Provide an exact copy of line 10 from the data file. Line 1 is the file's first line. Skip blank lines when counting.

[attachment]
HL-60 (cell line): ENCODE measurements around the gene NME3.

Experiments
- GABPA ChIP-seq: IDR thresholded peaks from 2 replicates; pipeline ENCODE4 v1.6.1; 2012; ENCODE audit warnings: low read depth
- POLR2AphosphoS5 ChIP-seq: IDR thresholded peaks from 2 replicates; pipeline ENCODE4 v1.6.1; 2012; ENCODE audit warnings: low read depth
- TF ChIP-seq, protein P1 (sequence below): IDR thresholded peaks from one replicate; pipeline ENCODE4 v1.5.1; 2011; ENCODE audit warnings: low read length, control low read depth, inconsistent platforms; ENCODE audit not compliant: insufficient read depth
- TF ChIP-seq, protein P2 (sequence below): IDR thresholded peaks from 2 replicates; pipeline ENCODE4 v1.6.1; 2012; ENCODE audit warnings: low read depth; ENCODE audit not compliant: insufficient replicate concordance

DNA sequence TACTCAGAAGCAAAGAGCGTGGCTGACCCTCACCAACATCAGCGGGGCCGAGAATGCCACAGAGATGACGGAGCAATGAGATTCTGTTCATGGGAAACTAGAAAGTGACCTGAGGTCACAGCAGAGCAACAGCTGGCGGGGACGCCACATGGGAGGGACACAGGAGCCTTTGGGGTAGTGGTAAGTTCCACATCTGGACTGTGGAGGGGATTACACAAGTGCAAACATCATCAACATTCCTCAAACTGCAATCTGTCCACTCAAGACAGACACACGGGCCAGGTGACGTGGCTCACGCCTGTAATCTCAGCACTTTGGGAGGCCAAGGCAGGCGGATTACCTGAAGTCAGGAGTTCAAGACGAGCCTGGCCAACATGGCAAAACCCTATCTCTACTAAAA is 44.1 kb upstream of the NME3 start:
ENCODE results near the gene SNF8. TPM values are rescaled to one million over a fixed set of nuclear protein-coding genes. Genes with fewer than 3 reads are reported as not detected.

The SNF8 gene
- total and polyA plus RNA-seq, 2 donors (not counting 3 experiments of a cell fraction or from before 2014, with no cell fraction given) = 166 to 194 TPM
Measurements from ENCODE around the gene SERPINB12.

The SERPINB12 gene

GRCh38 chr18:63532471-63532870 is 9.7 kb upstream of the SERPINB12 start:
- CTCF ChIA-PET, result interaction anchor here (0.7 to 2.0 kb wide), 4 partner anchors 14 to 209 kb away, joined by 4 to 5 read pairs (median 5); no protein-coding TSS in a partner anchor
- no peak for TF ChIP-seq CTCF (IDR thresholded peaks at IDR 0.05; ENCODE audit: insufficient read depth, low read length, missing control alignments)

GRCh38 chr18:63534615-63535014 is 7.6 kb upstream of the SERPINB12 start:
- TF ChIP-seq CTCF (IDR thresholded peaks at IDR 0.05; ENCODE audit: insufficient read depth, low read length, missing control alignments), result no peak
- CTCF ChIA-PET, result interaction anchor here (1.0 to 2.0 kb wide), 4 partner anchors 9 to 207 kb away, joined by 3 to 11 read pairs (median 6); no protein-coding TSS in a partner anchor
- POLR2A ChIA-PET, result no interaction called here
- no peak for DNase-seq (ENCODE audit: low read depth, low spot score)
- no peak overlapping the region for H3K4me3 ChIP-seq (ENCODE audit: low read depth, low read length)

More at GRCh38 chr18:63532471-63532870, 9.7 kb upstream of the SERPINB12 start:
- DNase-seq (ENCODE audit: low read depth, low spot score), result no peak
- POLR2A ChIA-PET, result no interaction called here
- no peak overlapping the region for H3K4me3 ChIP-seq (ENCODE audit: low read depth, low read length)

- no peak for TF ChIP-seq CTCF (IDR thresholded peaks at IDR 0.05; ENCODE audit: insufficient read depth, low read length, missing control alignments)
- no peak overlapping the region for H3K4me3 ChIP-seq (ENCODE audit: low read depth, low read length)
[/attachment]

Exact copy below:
- total and polyA plus RNA-seq, 2 donors (not counting 3 experiments of a cell fraction or from before 2014, with no cell fraction given) = 166 to 194 TPM